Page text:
Ballet Music from the Mannheim Court, part 1.
Any mention of the term "ballet" within the context of early modern European history inevitably suggests the divertissements of the French court under Louis XIV. Created to quell any rebellion against the king, these lavish spectacles - often thinly veiled allegories of life at court - were the key to both political and personal triumph in the highly structured society of the French court. Any faux pas might mean exile from the ballroom, if not from the court as well. Standardized by Jean Baptiste Lully (1632-1687), the style of French ballet music was imported into Germany in the late seventeenth century by Georg Muffat (1653-1704) via his highly influential Suavioris harmoniae instrumentalis hyporchematicae (Augsburg: Panneker, 1695). Despite the efforts of German Lullistes such as Philipp Heinrich Erlebach (1657-1714) and Johann Sigismund Kusser (1660-1727), the impetus to establish a German school of ballet separate from the methods of the French school proved insufficient.
Under the Electorate of Carl Theodor, Mannheim became a cultural center of mid-eighteenth-century Germany. Geographically situated midway between the two major musical centers of Paris and Vienna, Mannheim held a unique position in the production of cultural art forms. Unlike the musicians at other German establishments, nearly all the court musicians at Mannhelm were German. Furthermore, many of the virtuoso players in the famous Mannhelm orchestra were also composers and conductors. This resulting duality allowed for an unusual freedom of expression and experimentation that added enormously to the high levels of artistry attained within the musical establishment. Indeed, music was central to the aims of Carl Theodor as is evident from Charles Burney's remark made after visiting Mannheim: "Music seems to be the chief and most constant of his Electoral highness's amusements; and the operas, and concerts, to which all his subjects have admission, forms the judgment, and establishes a taste for music, throughout the electorate." (The Present State of Music in Germany, The Netherlands, and United Provinces [London: Printed for T. Becket, 1773], 1:97).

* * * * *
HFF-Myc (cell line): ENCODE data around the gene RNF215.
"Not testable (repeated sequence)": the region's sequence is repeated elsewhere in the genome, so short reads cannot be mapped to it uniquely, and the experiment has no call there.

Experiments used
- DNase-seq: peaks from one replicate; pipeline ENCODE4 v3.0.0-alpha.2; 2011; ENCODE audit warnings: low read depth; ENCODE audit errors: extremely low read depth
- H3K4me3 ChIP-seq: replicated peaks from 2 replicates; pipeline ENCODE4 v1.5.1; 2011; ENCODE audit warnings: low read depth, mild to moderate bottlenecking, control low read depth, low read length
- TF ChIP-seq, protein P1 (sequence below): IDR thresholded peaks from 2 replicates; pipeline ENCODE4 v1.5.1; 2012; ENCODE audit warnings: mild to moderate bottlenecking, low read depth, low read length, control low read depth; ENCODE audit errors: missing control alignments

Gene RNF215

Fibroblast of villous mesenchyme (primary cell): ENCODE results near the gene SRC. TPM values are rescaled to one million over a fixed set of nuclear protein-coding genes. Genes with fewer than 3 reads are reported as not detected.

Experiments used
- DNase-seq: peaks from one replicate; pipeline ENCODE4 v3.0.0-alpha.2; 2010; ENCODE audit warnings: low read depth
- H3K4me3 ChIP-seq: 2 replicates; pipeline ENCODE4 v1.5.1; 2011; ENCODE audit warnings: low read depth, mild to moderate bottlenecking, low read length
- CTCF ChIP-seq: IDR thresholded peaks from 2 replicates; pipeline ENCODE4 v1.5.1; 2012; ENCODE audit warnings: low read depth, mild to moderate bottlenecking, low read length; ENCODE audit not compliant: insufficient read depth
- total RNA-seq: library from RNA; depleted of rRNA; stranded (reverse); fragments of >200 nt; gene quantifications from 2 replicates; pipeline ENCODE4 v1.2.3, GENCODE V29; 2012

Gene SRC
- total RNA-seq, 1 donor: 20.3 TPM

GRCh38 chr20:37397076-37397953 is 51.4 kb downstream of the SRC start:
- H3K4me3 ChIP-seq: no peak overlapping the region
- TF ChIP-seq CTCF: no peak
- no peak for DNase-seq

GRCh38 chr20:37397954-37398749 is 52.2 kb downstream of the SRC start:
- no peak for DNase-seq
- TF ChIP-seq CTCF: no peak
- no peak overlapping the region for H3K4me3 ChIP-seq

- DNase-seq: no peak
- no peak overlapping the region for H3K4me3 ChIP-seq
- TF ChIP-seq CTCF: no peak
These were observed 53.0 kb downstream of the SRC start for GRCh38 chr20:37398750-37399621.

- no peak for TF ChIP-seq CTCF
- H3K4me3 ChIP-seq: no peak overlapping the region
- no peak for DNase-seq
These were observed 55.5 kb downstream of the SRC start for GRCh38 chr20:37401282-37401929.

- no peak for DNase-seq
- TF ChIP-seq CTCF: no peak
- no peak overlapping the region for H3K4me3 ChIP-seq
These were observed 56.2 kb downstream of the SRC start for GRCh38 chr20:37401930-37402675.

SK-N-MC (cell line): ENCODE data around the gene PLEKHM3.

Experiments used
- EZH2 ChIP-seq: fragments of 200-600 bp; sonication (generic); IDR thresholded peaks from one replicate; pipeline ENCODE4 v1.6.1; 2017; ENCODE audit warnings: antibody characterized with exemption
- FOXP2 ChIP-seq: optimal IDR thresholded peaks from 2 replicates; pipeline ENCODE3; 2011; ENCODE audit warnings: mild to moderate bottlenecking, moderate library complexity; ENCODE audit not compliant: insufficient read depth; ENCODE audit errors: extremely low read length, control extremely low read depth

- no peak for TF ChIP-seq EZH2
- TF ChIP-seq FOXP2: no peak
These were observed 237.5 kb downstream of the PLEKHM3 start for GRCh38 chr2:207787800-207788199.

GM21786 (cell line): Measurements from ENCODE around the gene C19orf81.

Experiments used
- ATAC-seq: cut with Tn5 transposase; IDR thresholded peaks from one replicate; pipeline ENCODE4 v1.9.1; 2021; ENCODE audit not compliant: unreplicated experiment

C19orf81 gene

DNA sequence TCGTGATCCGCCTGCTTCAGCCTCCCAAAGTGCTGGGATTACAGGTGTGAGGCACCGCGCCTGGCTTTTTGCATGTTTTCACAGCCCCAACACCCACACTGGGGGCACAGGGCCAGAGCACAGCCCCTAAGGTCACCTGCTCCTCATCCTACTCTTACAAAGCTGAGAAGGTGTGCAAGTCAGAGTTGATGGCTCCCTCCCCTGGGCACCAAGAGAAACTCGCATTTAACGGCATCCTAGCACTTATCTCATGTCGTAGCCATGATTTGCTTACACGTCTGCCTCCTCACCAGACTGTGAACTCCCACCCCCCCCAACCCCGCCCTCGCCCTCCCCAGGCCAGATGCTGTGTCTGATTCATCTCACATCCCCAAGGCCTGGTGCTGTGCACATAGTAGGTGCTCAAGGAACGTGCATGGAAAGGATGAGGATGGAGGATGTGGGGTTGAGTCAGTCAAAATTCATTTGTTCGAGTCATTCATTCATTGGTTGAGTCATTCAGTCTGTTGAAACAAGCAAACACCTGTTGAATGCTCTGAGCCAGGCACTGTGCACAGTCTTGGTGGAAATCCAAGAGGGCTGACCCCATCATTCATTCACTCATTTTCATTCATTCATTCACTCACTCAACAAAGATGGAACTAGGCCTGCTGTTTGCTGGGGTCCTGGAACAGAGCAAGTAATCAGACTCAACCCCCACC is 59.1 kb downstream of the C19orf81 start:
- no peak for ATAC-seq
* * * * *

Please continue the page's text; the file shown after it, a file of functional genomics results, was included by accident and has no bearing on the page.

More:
The publication by A-R Editions of the two initial volumes of Ballet Music from the Mannheim Court, a subseries of Recent Researches in the Music of the Classical Era, is indeed a welcome project, produced with the usual elegance lavished by this press on its scholarly editions. Surely the catalyst for these editions of Mannheim court music is the seminal article by Eugene K. and Jean K. Wolf, "A Newly Identified Complex of Manuscripts from Mannheim" (Journal of the American Musicological Society 27 : 379-437), which established the existence of some 125 manuscripts copied at the court before its transfer to Munich in 1778 and resolved the complex relationships between the surviving sources. It is amazing that the sources for ballet music at the Mannheim court survived at all, and in more or less workable condition besides. Many of the original manuscripts for ballet in other national schools have not fared as well, destroyed as ephemera or lost in fire or war.